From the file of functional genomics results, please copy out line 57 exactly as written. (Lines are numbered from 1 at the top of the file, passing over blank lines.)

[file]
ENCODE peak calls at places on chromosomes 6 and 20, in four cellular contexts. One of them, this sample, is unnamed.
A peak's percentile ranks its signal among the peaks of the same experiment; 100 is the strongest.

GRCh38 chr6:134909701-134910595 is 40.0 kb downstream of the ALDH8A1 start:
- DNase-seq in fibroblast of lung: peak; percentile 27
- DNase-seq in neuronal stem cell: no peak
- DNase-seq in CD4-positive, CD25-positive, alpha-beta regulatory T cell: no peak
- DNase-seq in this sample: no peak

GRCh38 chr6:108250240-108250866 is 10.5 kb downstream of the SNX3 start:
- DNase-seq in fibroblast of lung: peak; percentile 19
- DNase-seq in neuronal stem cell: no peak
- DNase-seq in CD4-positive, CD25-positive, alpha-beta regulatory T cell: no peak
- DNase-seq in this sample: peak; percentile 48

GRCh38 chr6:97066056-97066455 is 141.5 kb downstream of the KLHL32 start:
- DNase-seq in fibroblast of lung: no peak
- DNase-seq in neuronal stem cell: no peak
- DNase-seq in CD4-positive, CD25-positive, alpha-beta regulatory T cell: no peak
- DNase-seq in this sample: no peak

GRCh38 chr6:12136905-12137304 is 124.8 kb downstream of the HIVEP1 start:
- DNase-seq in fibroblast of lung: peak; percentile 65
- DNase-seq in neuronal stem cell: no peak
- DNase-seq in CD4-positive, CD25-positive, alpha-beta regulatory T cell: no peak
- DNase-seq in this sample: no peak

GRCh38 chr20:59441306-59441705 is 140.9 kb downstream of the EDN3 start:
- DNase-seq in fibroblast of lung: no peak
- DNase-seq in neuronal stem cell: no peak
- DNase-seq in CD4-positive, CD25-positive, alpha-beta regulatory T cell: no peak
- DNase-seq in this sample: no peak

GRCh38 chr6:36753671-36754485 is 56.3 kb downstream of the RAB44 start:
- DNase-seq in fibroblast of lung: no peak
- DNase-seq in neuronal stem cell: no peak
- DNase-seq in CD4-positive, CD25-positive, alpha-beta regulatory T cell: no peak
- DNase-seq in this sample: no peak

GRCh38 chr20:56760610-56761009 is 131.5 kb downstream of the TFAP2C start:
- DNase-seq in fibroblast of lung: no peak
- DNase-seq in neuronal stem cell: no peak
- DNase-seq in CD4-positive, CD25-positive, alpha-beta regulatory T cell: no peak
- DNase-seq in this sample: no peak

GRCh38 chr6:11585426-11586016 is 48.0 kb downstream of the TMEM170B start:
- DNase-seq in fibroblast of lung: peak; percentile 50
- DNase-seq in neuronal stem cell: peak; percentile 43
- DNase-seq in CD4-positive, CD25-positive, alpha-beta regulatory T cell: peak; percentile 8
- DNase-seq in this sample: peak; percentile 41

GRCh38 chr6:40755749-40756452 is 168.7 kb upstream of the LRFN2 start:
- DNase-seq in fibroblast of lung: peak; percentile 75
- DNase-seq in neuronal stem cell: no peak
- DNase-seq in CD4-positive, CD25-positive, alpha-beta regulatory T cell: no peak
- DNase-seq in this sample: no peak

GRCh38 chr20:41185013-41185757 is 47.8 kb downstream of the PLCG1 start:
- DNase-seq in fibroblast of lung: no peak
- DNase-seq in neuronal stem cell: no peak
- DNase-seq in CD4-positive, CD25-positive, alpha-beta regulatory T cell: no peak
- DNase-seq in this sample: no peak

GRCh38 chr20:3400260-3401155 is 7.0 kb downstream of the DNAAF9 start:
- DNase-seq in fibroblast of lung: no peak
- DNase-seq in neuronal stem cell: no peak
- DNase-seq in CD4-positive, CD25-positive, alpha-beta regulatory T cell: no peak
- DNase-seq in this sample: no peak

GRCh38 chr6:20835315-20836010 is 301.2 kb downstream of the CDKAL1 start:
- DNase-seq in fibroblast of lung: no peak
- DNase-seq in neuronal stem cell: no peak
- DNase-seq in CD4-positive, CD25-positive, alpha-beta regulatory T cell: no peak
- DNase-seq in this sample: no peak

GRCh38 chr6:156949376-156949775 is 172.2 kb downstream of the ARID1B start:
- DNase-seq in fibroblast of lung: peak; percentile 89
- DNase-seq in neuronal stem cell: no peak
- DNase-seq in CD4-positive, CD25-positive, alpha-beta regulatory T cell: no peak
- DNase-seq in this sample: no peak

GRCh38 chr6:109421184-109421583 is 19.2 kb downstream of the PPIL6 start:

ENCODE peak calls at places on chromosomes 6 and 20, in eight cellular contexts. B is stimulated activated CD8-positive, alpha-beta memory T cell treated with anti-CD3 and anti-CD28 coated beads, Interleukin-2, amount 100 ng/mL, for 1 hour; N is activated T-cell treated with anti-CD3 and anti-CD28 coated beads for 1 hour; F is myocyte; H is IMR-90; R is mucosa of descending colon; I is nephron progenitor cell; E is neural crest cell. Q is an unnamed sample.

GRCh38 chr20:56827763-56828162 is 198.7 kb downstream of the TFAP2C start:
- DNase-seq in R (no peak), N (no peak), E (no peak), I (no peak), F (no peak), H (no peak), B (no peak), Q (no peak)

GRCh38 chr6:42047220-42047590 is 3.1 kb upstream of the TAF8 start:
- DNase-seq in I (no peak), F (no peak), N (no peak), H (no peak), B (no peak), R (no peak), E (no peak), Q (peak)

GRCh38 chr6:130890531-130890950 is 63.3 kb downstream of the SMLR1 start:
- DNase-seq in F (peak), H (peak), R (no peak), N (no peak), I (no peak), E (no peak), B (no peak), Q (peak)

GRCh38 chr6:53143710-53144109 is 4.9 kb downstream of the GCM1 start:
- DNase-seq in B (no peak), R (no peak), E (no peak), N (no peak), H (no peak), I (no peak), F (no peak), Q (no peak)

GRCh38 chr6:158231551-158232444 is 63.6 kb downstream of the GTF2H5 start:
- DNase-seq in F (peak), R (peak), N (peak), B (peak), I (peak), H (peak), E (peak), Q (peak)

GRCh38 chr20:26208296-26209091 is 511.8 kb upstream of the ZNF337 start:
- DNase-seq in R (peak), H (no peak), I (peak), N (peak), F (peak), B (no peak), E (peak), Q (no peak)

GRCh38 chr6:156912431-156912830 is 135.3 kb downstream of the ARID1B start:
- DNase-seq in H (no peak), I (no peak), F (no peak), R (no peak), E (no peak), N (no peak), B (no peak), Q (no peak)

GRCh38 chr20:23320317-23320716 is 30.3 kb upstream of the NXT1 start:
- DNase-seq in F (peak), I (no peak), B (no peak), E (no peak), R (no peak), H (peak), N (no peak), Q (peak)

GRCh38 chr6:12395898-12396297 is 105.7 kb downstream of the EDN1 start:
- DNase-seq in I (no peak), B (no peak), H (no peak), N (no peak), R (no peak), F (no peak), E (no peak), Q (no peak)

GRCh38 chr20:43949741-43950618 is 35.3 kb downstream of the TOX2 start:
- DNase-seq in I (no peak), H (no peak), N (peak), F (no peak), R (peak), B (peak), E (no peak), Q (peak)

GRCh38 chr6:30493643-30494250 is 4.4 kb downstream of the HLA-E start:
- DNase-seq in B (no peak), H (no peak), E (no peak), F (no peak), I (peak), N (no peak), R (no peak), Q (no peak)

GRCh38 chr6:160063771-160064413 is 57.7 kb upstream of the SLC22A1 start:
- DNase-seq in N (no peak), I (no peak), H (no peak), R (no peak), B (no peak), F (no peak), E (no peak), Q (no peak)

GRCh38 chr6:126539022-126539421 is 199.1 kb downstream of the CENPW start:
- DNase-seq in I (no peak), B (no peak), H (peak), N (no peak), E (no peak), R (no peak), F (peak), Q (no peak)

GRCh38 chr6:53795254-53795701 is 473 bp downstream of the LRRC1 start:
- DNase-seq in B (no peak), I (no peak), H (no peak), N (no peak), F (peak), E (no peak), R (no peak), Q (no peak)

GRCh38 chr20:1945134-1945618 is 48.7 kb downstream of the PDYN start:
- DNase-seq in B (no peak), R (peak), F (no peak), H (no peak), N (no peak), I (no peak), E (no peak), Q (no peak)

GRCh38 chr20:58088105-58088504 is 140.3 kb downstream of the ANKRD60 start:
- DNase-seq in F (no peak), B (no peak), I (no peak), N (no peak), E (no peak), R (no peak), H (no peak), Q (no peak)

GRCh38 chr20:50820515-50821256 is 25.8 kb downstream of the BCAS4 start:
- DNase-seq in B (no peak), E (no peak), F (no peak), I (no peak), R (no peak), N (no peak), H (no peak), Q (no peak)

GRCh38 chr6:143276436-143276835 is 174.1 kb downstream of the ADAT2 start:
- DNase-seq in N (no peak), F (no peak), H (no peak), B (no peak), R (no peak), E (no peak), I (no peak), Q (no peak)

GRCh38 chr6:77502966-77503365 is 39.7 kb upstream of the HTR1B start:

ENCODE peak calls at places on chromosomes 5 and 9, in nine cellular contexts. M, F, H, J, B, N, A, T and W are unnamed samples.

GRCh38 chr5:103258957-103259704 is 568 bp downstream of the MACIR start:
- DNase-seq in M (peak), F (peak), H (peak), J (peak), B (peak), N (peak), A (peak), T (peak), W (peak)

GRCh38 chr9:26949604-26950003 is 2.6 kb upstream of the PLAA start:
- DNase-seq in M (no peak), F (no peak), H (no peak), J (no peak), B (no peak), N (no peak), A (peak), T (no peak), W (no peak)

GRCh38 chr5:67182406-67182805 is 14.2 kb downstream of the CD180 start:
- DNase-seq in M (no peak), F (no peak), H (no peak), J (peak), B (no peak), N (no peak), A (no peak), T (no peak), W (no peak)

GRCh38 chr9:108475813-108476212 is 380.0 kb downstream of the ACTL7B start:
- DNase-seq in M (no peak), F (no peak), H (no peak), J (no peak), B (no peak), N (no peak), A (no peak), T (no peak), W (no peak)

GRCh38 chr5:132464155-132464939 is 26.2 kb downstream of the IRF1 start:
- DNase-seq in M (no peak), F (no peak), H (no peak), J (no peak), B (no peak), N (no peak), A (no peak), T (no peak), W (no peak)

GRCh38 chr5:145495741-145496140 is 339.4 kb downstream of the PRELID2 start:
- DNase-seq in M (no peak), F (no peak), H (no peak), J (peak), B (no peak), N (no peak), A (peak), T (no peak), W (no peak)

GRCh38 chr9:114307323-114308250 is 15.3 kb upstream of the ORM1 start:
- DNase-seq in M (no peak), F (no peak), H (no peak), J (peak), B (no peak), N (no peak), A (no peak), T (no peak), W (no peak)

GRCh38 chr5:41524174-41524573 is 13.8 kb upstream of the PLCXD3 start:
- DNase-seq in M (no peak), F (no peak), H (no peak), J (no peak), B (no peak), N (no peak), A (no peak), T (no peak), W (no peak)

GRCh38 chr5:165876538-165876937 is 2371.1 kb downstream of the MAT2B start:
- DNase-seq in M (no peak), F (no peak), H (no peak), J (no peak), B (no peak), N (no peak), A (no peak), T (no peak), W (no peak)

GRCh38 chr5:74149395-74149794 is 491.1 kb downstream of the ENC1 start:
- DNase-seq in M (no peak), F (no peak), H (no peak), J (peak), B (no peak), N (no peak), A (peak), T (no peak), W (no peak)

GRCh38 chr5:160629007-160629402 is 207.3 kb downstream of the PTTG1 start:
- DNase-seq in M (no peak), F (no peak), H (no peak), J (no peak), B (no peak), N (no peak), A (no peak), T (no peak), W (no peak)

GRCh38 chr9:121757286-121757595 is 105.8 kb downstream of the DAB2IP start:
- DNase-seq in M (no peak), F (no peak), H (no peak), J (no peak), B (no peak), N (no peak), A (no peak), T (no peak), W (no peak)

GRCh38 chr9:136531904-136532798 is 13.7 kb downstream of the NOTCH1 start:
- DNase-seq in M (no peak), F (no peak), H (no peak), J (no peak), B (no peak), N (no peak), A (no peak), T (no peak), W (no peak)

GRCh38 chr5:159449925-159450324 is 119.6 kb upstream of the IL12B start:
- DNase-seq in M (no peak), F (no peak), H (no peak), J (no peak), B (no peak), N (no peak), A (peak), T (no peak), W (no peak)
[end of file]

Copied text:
- DNase-seq in this sample: no peak